If your organization is considering hiring a CEO from the outside, I recommend everyone on the selection committee read Three and Out: Rich Rodriguez and the Michigan Wolverines in the Crucible of College Football, a new book by John U. Bacon. (Disclosure: Bacon is a friend.)
While the book focuses on the travails of the Michigan football program after hiring a head coach from West Virginia, a strong theme is what happens when the culture and values of the organization do not match those held and practiced by the head coach. The results are not pretty. Before coming to Michigan, Rodriguez was considered one of the hottest coaches in all of college football; after three years at Michigan, he was fired.This is not so unusual. One study of 193 CEOs at 176 large U.S. companies found the companies that hired from within had far more success, especially after the three-year mark. So what steps should an organization take before hiring a newcomer?
Arrange for meet-and-greets before hiring.
Michigan hired Rich Rodriguez sight unseen. His first time on campus was to sign his contract. No wonder he was many inside the athletic program pushed back on Rodriguez. The hiring committee needs to conduct more than interviews and background checks. It must enable the CEO candidate to meet and greet a select number of executives and employees. Soliciting their feedback is essential.
Look for a cultural fit.
Rodriguez, a native of West Virginia, sought to emulate the Michigan tradition but didn't do so convincingly, as Bacon says in an interview. He wanted to be known as a Michigan Man but his often-clumsy public person gave him the appearance of being clueless. An outsider need not worship at the altar of tradition, but he or she should respect it. During the interview process, meet-and-greets with staff will reveal how the candidate feels about the things the organization holds dear, including the culture.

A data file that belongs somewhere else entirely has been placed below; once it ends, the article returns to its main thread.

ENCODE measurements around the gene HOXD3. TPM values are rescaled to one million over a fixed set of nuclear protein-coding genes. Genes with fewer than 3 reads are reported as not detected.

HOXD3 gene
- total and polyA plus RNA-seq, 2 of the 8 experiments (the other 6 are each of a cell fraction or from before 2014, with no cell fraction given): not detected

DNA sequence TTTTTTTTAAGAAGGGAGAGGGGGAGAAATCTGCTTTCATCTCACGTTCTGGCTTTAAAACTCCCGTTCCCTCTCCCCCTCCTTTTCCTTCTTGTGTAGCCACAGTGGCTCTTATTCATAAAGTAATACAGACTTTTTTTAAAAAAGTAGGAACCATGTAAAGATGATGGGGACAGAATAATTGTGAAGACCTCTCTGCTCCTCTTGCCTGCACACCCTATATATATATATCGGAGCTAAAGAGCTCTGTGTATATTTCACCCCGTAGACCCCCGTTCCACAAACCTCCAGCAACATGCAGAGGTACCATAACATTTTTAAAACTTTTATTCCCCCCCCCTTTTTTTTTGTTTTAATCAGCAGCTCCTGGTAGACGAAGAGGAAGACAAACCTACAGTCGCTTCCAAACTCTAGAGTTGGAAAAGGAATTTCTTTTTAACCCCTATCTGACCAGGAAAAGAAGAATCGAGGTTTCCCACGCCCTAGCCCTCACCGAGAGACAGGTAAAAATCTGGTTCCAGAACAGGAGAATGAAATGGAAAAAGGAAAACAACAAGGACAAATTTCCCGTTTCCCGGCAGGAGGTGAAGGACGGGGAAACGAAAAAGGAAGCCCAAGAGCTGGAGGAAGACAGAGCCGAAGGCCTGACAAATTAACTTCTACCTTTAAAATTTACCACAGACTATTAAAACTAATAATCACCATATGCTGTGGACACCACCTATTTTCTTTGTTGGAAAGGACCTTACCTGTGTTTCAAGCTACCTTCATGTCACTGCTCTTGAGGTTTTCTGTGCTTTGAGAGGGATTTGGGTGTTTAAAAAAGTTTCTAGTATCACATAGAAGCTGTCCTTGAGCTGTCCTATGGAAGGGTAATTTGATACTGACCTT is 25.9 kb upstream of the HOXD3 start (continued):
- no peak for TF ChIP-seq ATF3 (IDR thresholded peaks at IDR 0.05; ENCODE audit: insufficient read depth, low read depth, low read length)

Keep a close eye.
Rodriguez was fired after three years; but in retrospect, the organization might have prevented a lot of pain if they'd let him go sooner. Likewise, if the top executive is not producing results, and is not responding to coaching or is unable to connect with stakeholders, consider it a mis-hire and move on. Easy to say but too often egos get involved and those who hired the person fear looking foolish. Better to bruise the ego, however, than ruin the organization.
Be clear about expectations from the outset.
The final thing to remember is that the CEO serves the stakeholders, including the board, the shareholders, and the employees. The man or woman in charge need not be the most likeable or the most friendly, but he or she must be the best for the job. Best for the job in terms of competency and deliverables should be defined clearly so that the CEO knows what is expected.
An outsider will undoubtedly shake things up, and that is to be expected. If you want someone to keep the seat warm, you promote from within. (This is not meant to imply that internal candidates are only placeholders; most are not, but a few may simply want to maintain the status quo.)
But if you want real change, going outside may be the best solution. And when that happens the leadership of the organization must do its part, maybe even bend over backwards to support the new person. Failure to do so can cause serious breaches. Any doubts pick up Three and Out. It shows what can go wrong when leader and organization are out of step with each other.